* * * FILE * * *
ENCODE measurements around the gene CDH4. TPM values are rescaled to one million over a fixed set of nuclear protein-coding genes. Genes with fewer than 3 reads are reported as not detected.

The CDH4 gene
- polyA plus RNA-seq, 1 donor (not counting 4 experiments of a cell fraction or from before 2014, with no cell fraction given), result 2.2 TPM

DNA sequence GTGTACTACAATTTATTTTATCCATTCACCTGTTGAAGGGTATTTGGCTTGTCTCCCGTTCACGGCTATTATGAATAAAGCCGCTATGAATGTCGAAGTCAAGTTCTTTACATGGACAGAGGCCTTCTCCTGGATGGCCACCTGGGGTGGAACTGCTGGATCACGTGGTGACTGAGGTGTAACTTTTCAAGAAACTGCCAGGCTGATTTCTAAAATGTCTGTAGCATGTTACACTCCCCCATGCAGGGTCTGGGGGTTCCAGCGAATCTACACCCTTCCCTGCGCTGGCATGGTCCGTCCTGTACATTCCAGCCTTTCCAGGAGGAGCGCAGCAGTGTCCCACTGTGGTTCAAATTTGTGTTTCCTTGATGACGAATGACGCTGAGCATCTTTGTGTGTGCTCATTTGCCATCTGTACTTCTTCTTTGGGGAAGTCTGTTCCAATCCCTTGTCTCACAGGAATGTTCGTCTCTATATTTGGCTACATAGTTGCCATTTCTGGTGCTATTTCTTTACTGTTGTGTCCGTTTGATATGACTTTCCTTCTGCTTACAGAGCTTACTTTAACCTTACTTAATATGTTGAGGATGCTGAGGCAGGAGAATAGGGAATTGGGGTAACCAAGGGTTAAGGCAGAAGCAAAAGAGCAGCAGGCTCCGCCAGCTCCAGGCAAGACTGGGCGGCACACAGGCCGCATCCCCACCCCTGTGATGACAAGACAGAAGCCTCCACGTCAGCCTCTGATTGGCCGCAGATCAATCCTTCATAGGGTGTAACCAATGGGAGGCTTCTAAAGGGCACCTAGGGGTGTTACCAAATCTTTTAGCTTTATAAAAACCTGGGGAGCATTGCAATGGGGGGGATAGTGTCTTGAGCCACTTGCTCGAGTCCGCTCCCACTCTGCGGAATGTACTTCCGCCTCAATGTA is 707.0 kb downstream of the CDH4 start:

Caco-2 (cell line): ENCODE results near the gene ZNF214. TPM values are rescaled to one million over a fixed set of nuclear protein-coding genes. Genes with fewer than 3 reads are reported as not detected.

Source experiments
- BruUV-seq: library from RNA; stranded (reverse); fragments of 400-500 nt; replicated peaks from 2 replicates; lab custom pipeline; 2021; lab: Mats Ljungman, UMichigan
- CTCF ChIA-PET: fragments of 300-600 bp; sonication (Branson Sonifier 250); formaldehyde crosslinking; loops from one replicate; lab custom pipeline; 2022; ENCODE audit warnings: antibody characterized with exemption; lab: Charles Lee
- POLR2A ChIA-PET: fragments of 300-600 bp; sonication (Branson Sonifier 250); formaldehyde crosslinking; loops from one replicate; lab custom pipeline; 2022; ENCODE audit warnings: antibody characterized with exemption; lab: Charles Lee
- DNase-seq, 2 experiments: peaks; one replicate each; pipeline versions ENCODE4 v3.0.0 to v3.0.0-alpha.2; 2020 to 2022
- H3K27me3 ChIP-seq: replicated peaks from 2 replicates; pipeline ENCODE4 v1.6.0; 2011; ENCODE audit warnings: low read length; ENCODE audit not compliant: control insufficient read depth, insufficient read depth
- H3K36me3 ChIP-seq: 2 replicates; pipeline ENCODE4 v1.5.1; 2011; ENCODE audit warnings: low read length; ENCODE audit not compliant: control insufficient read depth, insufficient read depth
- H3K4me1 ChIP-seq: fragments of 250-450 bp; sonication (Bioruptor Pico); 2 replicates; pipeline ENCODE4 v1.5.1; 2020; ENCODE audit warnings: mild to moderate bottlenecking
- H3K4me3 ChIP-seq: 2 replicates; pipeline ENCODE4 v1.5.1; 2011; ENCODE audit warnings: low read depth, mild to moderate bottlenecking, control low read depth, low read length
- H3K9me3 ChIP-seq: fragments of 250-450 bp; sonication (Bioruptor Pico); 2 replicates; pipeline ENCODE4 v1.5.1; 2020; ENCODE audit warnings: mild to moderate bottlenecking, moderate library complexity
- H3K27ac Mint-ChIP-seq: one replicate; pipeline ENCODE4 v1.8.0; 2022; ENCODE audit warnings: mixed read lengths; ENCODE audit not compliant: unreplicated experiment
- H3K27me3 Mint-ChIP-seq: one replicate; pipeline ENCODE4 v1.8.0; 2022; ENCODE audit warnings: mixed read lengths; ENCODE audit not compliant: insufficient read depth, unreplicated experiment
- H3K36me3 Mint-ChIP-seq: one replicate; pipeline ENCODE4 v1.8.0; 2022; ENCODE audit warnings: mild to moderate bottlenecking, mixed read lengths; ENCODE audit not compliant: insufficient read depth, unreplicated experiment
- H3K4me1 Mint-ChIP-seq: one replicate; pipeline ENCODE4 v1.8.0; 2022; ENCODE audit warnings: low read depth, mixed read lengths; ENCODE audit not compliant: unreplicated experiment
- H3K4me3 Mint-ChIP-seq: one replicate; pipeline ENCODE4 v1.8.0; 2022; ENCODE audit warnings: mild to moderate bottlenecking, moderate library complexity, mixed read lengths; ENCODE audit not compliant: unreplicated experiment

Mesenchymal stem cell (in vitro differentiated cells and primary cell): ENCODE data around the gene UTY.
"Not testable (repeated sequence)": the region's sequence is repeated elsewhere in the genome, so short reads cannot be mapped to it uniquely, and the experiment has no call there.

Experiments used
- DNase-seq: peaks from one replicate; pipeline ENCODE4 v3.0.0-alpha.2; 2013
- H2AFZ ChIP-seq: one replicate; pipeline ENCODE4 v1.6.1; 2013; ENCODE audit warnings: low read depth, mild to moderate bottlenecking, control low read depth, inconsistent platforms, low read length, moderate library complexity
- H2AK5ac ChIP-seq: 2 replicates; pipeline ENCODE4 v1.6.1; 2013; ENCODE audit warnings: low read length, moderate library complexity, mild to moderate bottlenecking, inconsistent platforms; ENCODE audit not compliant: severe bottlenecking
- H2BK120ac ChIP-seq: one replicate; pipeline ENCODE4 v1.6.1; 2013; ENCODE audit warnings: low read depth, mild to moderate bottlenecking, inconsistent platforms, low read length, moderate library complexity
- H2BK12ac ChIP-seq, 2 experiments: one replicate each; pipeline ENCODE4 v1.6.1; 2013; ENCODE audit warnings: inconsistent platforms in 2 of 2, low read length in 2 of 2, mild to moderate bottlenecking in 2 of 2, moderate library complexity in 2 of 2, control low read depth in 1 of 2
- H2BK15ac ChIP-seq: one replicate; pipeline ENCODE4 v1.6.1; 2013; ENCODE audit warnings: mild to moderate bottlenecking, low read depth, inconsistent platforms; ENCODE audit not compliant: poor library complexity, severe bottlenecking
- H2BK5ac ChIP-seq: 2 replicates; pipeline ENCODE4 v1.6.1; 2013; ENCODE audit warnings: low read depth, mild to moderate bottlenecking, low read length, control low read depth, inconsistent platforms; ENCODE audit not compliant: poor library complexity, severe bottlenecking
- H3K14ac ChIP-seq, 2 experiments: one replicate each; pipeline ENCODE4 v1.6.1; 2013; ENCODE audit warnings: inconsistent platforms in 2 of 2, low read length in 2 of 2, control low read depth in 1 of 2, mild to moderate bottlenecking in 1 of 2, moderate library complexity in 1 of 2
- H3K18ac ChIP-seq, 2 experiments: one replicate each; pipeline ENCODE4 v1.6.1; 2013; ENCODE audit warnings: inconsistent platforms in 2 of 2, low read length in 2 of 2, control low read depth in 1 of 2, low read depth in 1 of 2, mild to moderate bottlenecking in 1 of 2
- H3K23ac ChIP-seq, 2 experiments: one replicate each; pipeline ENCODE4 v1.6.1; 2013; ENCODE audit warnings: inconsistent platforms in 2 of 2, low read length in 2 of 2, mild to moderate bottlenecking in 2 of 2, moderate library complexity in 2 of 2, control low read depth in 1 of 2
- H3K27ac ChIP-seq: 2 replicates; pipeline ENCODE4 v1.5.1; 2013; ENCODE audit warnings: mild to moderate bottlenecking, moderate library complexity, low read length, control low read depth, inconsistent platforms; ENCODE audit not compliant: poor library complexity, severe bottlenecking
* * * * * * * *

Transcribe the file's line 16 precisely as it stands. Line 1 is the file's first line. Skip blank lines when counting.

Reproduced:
- H3K27ac Mint-ChIP-seq: one replicate; pipeline ENCODE4 v1.8.0; 2022; ENCODE audit warnings: mixed read lengths; ENCODE audit not compliant: unreplicated experiment